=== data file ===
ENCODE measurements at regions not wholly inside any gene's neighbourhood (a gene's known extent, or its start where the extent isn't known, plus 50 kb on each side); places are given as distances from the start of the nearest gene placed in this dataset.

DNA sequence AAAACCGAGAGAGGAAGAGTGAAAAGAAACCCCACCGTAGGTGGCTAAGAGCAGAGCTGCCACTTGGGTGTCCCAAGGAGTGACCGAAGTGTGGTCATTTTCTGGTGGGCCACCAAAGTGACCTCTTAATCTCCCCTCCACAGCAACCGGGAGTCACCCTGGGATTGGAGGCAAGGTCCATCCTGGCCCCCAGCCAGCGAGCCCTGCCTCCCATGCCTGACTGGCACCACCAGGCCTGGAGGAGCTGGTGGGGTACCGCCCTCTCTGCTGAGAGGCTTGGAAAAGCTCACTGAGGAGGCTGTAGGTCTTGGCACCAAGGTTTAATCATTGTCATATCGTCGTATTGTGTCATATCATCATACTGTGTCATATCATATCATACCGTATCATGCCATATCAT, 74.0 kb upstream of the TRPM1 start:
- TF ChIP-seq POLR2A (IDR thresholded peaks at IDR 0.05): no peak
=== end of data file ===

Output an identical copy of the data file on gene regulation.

ENCODE measurements at regions not wholly inside any gene's neighbourhood (a gene's known extent, or its start where the extent isn't known, plus 50 kb on each side); places are given as distances from the start of the nearest gene placed in this dataset.

DNA sequence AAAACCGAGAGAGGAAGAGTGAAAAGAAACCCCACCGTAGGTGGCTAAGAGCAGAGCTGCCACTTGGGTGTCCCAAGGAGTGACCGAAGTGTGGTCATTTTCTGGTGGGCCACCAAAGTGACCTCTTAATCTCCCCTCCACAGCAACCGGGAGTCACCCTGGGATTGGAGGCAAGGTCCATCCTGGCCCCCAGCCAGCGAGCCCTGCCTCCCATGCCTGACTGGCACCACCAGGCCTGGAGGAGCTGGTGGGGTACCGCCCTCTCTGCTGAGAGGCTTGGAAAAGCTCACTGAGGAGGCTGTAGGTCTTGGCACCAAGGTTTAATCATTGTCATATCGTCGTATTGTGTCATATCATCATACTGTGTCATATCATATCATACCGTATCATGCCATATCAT, 74.0 kb upstream of the TRPM1 start:
- TF ChIP-seq POLR2A (IDR thresholded peaks at IDR 0.05): no peak